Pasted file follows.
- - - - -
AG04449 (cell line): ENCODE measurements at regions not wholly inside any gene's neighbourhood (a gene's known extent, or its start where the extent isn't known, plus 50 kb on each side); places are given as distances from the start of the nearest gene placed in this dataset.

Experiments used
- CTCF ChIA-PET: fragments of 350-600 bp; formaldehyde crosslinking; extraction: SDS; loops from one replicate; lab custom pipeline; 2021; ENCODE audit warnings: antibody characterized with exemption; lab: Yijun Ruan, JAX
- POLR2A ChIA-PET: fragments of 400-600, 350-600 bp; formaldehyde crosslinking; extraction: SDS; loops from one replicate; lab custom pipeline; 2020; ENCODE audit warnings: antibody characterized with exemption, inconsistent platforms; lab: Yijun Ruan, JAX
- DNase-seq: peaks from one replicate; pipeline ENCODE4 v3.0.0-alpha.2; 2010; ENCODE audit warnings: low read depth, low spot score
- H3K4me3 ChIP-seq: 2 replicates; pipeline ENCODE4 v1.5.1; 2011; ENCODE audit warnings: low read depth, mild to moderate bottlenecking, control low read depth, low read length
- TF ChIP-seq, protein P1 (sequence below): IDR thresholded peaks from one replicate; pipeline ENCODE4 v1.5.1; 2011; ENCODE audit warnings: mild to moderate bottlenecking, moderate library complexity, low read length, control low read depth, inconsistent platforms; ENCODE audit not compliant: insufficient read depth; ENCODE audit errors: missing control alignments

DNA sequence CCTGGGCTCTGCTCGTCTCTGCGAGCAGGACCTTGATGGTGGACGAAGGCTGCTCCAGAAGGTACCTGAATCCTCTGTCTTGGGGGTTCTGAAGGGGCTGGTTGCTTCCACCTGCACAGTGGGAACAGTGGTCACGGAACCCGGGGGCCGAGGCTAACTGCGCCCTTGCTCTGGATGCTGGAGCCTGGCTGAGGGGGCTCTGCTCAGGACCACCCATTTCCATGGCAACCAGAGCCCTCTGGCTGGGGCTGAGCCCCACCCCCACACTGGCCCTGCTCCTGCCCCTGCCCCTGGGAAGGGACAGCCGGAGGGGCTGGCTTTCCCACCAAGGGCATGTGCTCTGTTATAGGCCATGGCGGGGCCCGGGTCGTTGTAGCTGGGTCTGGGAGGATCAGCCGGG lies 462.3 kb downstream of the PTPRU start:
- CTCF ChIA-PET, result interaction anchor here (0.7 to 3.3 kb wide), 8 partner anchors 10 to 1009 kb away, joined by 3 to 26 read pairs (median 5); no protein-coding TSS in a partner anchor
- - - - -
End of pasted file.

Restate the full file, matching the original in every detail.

AG04449 (cell line): ENCODE measurements at regions not wholly inside any gene's neighbourhood (a gene's known extent, or its start where the extent isn't known, plus 50 kb on each side); places are given as distances from the start of the nearest gene placed in this dataset.

Experiments used
- CTCF ChIA-PET: fragments of 350-600 bp; formaldehyde crosslinking; extraction: SDS; loops from one replicate; lab custom pipeline; 2021; ENCODE audit warnings: antibody characterized with exemption; lab: Yijun Ruan, JAX
- POLR2A ChIA-PET: fragments of 400-600, 350-600 bp; formaldehyde crosslinking; extraction: SDS; loops from one replicate; lab custom pipeline; 2020; ENCODE audit warnings: antibody characterized with exemption, inconsistent platforms; lab: Yijun Ruan, JAX
- DNase-seq: peaks from one replicate; pipeline ENCODE4 v3.0.0-alpha.2; 2010; ENCODE audit warnings: low read depth, low spot score
- H3K4me3 ChIP-seq: 2 replicates; pipeline ENCODE4 v1.5.1; 2011; ENCODE audit warnings: low read depth, mild to moderate bottlenecking, control low read depth, low read length
- TF ChIP-seq, protein P1 (sequence below): IDR thresholded peaks from one replicate; pipeline ENCODE4 v1.5.1; 2011; ENCODE audit warnings: mild to moderate bottlenecking, moderate library complexity, low read length, control low read depth, inconsistent platforms; ENCODE audit not compliant: insufficient read depth; ENCODE audit errors: missing control alignments

DNA sequence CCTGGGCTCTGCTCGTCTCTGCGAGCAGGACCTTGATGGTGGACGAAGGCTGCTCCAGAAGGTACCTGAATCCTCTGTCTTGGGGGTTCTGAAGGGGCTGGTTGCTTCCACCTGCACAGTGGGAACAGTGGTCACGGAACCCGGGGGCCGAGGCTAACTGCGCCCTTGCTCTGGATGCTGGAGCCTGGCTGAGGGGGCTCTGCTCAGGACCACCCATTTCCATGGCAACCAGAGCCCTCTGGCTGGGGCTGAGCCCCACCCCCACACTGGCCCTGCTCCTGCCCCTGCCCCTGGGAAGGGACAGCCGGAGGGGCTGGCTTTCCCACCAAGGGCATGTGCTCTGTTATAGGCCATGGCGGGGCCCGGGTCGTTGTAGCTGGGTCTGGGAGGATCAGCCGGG lies 462.3 kb downstream of the PTPRU start:
- CTCF ChIA-PET, result interaction anchor here (0.7 to 3.3 kb wide), 8 partner anchors 10 to 1009 kb away, joined by 3 to 26 read pairs (median 5); no protein-coding TSS in a partner anchor